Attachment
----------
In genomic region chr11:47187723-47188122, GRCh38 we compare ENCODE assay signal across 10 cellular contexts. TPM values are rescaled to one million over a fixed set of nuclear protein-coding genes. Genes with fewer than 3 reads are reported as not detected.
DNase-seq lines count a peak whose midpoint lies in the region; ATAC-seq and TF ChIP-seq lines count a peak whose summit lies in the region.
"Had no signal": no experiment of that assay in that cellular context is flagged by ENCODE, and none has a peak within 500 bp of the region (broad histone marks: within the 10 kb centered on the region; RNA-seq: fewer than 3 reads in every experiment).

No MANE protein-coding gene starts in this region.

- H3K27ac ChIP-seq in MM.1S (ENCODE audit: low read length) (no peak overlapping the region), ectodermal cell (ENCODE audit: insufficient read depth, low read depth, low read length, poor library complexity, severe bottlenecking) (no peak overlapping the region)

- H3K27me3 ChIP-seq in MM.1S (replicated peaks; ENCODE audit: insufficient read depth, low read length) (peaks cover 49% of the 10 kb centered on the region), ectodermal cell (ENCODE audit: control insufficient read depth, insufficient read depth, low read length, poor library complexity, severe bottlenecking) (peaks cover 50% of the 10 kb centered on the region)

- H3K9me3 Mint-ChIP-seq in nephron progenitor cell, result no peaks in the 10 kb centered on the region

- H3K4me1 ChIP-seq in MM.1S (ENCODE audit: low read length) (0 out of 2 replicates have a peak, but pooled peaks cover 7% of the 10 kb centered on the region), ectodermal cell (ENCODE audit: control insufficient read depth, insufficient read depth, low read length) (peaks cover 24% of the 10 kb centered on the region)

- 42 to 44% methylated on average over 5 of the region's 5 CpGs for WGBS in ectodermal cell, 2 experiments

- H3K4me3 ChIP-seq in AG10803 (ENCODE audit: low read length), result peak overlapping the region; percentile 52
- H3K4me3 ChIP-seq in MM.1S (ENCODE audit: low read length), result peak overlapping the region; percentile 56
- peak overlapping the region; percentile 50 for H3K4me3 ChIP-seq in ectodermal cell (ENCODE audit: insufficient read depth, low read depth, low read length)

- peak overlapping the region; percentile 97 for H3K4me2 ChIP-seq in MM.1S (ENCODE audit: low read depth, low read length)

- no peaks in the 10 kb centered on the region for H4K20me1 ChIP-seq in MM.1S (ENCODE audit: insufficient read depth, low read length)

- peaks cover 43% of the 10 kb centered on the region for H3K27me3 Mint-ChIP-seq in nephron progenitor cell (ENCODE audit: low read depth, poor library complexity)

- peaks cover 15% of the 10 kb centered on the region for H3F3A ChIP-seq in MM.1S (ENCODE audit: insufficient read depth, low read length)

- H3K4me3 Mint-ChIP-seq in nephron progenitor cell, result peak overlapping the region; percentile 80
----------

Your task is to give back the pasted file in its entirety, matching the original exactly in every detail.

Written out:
In genomic region chr11:47187723-47188122, GRCh38 we compare ENCODE assay signal across 10 cellular contexts. TPM values are rescaled to one million over a fixed set of nuclear protein-coding genes. Genes with fewer than 3 reads are reported as not detected.
DNase-seq lines count a peak whose midpoint lies in the region; ATAC-seq and TF ChIP-seq lines count a peak whose summit lies in the region.
"Had no signal": no experiment of that assay in that cellular context is flagged by ENCODE, and none has a peak within 500 bp of the region (broad histone marks: within the 10 kb centered on the region; RNA-seq: fewer than 3 reads in every experiment).

No MANE protein-coding gene starts in this region.

- H3K27ac ChIP-seq in MM.1S (ENCODE audit: low read length) (no peak overlapping the region), ectodermal cell (ENCODE audit: insufficient read depth, low read depth, low read length, poor library complexity, severe bottlenecking) (no peak overlapping the region)

- H3K27me3 ChIP-seq in MM.1S (replicated peaks; ENCODE audit: insufficient read depth, low read length) (peaks cover 49% of the 10 kb centered on the region), ectodermal cell (ENCODE audit: control insufficient read depth, insufficient read depth, low read length, poor library complexity, severe bottlenecking) (peaks cover 50% of the 10 kb centered on the region)

- H3K9me3 Mint-ChIP-seq in nephron progenitor cell, result no peaks in the 10 kb centered on the region

- H3K4me1 ChIP-seq in MM.1S (ENCODE audit: low read length) (0 out of 2 replicates have a peak, but pooled peaks cover 7% of the 10 kb centered on the region), ectodermal cell (ENCODE audit: control insufficient read depth, insufficient read depth, low read length) (peaks cover 24% of the 10 kb centered on the region)

- 42 to 44% methylated on average over 5 of the region's 5 CpGs for WGBS in ectodermal cell, 2 experiments

- H3K4me3 ChIP-seq in AG10803 (ENCODE audit: low read length), result peak overlapping the region; percentile 52
- H3K4me3 ChIP-seq in MM.1S (ENCODE audit: low read length), result peak overlapping the region; percentile 56
- peak overlapping the region; percentile 50 for H3K4me3 ChIP-seq in ectodermal cell (ENCODE audit: insufficient read depth, low read depth, low read length)

- peak overlapping the region; percentile 97 for H3K4me2 ChIP-seq in MM.1S (ENCODE audit: low read depth, low read length)

- no peaks in the 10 kb centered on the region for H4K20me1 ChIP-seq in MM.1S (ENCODE audit: insufficient read depth, low read length)

- peaks cover 43% of the 10 kb centered on the region for H3K27me3 Mint-ChIP-seq in nephron progenitor cell (ENCODE audit: low read depth, poor library complexity)

- peaks cover 15% of the 10 kb centered on the region for H3F3A ChIP-seq in MM.1S (ENCODE audit: insufficient read depth, low read length)

- H3K4me3 Mint-ChIP-seq in nephron progenitor cell, result peak overlapping the region; percentile 80